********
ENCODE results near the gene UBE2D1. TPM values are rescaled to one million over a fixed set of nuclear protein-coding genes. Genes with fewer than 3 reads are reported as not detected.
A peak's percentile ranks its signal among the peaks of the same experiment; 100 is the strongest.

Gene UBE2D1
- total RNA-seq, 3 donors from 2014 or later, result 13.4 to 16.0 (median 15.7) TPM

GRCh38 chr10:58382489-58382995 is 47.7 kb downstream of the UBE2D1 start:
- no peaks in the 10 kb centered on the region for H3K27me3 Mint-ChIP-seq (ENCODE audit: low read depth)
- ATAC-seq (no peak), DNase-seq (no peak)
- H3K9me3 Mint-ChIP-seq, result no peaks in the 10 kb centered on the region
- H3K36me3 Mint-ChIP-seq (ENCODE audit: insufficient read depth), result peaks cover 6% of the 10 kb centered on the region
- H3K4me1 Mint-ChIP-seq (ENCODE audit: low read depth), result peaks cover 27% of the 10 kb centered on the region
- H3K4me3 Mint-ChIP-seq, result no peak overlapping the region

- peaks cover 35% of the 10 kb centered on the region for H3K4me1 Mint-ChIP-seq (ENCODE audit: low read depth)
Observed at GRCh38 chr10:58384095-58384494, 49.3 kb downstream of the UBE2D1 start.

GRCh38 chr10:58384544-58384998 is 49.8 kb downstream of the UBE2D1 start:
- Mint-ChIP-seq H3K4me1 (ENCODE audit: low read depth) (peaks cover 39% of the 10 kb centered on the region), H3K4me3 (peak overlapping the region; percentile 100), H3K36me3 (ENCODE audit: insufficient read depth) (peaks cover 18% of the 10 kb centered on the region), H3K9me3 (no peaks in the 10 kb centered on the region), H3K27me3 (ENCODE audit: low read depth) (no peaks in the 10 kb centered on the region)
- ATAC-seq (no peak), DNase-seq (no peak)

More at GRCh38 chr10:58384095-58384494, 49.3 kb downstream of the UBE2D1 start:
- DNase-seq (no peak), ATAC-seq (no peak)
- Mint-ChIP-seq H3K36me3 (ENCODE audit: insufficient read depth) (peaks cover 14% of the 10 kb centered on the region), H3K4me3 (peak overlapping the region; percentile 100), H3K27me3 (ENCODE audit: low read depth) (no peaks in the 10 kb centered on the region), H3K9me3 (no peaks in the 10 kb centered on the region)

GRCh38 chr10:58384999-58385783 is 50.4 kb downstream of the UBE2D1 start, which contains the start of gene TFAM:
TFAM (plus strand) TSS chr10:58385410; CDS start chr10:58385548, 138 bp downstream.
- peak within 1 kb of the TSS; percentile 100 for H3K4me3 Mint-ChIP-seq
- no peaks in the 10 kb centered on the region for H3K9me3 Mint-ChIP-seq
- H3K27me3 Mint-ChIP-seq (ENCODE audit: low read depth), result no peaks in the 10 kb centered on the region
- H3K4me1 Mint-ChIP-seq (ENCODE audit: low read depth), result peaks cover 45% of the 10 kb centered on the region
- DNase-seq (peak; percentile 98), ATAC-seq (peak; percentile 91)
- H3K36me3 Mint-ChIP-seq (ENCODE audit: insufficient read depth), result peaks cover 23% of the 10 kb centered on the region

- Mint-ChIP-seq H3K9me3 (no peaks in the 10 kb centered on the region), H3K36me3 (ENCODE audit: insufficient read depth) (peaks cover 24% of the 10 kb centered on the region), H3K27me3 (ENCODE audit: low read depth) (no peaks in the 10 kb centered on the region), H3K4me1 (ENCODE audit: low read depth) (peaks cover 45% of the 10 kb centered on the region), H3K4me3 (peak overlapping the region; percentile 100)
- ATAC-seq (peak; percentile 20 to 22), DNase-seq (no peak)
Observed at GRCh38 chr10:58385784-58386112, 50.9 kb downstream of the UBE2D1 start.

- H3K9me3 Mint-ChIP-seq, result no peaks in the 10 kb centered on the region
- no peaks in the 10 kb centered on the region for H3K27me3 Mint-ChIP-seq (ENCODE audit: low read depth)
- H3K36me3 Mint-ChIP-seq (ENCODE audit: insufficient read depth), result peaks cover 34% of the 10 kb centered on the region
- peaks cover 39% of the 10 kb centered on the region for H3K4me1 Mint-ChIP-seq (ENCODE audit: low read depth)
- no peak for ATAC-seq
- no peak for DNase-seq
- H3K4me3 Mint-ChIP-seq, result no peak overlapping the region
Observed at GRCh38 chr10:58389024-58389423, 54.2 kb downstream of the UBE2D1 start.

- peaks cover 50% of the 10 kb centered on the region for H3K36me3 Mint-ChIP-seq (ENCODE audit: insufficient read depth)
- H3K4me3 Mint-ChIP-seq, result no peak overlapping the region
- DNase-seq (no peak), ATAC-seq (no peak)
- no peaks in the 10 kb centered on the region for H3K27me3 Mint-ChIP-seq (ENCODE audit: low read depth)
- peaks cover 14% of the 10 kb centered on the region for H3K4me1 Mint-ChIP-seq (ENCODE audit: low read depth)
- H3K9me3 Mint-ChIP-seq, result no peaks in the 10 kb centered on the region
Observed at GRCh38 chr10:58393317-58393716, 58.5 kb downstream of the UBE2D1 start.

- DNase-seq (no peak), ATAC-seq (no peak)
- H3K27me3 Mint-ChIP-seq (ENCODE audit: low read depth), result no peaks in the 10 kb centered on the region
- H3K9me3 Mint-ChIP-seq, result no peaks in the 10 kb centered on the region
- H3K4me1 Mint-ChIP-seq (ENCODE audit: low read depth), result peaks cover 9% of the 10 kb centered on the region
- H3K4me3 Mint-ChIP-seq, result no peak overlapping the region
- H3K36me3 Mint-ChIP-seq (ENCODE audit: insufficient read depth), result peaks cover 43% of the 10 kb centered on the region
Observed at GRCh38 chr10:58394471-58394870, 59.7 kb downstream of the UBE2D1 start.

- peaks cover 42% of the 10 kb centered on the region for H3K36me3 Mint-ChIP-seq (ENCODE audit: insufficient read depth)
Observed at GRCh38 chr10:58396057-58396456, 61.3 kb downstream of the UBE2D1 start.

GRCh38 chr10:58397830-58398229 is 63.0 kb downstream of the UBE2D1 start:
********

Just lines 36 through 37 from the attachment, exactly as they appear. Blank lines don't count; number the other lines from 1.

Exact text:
- no peak for DNase-seq
- H3K4me3 Mint-ChIP-seq, result no peak overlapping the region